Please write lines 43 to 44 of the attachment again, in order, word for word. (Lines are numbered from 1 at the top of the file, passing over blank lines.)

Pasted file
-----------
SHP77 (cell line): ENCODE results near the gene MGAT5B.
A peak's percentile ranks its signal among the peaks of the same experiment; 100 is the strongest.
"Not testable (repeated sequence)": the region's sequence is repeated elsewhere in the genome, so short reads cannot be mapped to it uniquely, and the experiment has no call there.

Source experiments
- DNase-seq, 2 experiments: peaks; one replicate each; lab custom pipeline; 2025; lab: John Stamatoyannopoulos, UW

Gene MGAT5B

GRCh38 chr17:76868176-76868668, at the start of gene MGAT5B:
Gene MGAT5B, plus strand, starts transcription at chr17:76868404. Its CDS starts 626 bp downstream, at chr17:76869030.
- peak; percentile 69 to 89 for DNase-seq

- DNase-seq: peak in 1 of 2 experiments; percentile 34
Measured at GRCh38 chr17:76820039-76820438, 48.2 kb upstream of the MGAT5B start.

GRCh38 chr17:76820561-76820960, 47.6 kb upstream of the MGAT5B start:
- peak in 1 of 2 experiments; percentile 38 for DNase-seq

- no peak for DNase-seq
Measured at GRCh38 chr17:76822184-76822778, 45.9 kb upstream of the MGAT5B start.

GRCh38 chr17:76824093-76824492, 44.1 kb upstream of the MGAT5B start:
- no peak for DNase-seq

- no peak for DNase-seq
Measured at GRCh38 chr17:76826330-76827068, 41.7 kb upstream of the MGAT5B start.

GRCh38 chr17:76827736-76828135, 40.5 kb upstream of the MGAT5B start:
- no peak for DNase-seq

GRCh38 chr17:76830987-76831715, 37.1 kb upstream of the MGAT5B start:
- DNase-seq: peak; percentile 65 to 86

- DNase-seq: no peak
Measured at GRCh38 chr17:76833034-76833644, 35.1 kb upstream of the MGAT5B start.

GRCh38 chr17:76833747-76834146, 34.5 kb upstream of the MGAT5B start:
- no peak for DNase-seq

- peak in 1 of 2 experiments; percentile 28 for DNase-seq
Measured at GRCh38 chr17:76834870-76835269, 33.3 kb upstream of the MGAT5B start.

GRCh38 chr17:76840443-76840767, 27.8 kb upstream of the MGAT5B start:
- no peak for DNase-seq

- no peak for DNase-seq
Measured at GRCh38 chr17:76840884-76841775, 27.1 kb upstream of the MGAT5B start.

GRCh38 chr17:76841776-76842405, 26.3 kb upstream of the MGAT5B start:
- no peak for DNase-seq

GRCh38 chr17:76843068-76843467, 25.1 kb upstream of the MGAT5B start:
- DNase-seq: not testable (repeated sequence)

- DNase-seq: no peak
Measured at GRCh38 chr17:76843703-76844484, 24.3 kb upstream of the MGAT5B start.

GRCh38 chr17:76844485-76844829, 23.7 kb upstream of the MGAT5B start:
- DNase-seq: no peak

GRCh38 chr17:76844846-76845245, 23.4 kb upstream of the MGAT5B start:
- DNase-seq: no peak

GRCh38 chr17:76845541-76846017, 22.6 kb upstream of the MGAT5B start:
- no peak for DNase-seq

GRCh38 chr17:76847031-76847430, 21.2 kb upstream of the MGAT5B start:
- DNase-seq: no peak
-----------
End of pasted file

- DNase-seq: no peak

GRCh38 chr17:76845541-76846017, 22.6 kb upstream of the MGAT5B start: